Former prime minister Paul Keating has demanded the treasurer stare down the “pipsqueak ideologues” and “bumpkins” on his backbench and dismiss calls to ditch legislated increases to the 9.5 per cent compulsory superannuation guarantee.

Mr Keating, who as treasurer between 1983 and 1991 played a leading role in the introduction from 1992 of the superannuation guarantee, on Monday told reporters returns on labour productivity rises since 2012 had all gone back to companies.

He said that with wages likely to remain stagnant throughout the COVID-19 pandemic and its aftermath, the super guarantee increase was the only rise workers might get.

The current super guarantee has sat at 9.5 per cent since 2014 and is legislated to increase to 10 per cent next year before gradually rising to 12 per cent.

A number of coalition backbenchers have called for the annulment of this legislation to reduce strain on businesses, a measure not yet ruled out by treasurer Josh Frydenberg.

The legislated increases had already been delayed a number of years in 2014 by former prime minister Tony Abbott and treasurer Joe Hockey.

“Working people have contributed just on 10 percentage points of labour productivity since 2012 and none of it has gone to wages, zero,” Mr Keating told reporters.

“The only bit that can go to wages is the 2.5 per cent super (increase).

“We’ve had 10 per cent labour productivity … what is the superannuation guarantee asking for? It’s asking for a quarter of the productivity to come back to them.”

Mr Keating also accused government members of hypocrisy as they take home a 15.6 per cent superannuation guarantee while seeking to cancel a super rise for others.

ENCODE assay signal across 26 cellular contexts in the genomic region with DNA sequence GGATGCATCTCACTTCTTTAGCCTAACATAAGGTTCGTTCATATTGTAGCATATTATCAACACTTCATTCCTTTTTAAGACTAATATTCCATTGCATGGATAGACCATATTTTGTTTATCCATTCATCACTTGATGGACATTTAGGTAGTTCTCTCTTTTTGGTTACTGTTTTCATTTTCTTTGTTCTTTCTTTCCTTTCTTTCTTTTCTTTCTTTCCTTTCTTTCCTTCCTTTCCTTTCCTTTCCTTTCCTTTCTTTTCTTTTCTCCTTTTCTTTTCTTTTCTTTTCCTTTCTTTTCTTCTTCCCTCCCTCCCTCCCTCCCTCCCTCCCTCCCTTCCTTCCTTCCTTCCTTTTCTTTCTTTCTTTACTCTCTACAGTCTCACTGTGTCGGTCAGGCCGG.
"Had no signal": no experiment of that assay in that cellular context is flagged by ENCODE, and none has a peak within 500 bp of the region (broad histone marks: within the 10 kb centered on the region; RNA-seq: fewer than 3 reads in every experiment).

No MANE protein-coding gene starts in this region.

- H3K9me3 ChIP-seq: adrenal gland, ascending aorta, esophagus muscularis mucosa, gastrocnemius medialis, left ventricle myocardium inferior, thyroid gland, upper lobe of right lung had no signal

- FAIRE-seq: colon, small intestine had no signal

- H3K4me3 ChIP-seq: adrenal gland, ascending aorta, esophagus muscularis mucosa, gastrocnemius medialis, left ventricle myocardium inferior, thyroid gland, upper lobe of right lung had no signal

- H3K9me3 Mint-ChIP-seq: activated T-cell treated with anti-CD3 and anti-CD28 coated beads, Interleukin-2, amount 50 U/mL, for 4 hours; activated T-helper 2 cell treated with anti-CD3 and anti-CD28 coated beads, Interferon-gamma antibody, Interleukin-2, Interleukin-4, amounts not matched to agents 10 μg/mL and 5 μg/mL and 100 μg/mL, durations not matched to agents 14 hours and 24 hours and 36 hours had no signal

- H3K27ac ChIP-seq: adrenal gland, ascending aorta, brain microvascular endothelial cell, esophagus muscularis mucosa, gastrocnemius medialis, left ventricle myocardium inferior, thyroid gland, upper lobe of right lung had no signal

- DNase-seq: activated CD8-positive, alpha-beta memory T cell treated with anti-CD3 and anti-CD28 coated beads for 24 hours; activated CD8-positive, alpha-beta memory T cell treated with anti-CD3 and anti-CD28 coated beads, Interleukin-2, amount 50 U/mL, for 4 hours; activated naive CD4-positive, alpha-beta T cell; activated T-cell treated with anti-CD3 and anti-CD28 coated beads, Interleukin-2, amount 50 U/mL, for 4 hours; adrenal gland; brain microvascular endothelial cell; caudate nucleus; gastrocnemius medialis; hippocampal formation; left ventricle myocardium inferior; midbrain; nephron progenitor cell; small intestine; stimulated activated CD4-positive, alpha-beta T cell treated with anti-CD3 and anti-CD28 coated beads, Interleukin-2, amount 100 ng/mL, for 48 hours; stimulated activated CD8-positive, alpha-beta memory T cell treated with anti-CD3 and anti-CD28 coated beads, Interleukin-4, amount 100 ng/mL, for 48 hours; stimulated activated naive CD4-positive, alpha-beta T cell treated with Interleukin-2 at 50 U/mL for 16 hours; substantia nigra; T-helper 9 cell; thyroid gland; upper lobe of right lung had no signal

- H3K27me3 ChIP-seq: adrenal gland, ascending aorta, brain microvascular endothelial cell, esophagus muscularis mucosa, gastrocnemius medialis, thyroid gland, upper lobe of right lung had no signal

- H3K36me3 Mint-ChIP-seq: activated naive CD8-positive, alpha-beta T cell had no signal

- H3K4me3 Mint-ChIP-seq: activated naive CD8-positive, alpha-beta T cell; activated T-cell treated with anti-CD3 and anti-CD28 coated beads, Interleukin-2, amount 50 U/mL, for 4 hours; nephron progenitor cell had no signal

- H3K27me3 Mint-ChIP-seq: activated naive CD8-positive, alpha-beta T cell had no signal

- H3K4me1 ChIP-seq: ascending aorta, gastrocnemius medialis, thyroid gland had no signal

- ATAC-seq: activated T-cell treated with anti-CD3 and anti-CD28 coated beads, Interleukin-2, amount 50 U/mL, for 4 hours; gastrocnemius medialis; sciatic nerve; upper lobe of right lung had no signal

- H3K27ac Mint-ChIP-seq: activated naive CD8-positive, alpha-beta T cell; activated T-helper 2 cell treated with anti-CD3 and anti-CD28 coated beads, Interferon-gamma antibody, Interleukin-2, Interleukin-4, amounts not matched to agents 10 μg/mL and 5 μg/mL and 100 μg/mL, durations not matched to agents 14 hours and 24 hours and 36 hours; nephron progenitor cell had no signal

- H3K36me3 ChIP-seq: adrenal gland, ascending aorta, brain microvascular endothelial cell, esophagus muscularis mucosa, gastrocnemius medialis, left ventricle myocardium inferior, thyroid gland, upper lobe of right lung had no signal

He said the super guarantee issue would serve as a “litmus test” of Mr Frydenberg’s ability to enact structural change in the economy amid the pandemic.

“The gall of it, the heartlessness of it, the unfairness of it,” Mr Keating said.

“This malarky they talk of ‘if they take it in super, they won’t get it in wages’ … as the (statistics) make clear, there’s been no wages growth for eight years and there’s not going to be.

“It’s a dipstick into whether the government has any ideas about the future.

“The so-called party of business (in Australia) does not understand capital.”

Mr Frydenberg last week pointed to Reserve Bank governor Philip Lowe who recently said increasing the guarantee could reduce wages or delay wage increases over the next few years.

Shadow treasurer Jim Chalmers accused Prime Minister Scott Morrison and Mr Frydenberg of seeking to break their election promise to commit to the super guarantee increase.

Former prime minister Kevin Rudd on Monday echoed Mr Keating’s remarks, telling reporters the government would be guilty of a “cruel assault” on Australians’ retirement income if it annulled the super guarantee after already permitting some to raid their accounts.

Australians negatively affected by the COVID-19 pandemic can until the end of the year extract up to $10,000 from their superannuation accounts.

“When those working people go and retire in the decades ahead they will have gutted their retirement income, and that’s because this government has allowed them to do that – and in fact forced them to do that – in the absence of an economic policy alternative,” Mr Rudd said.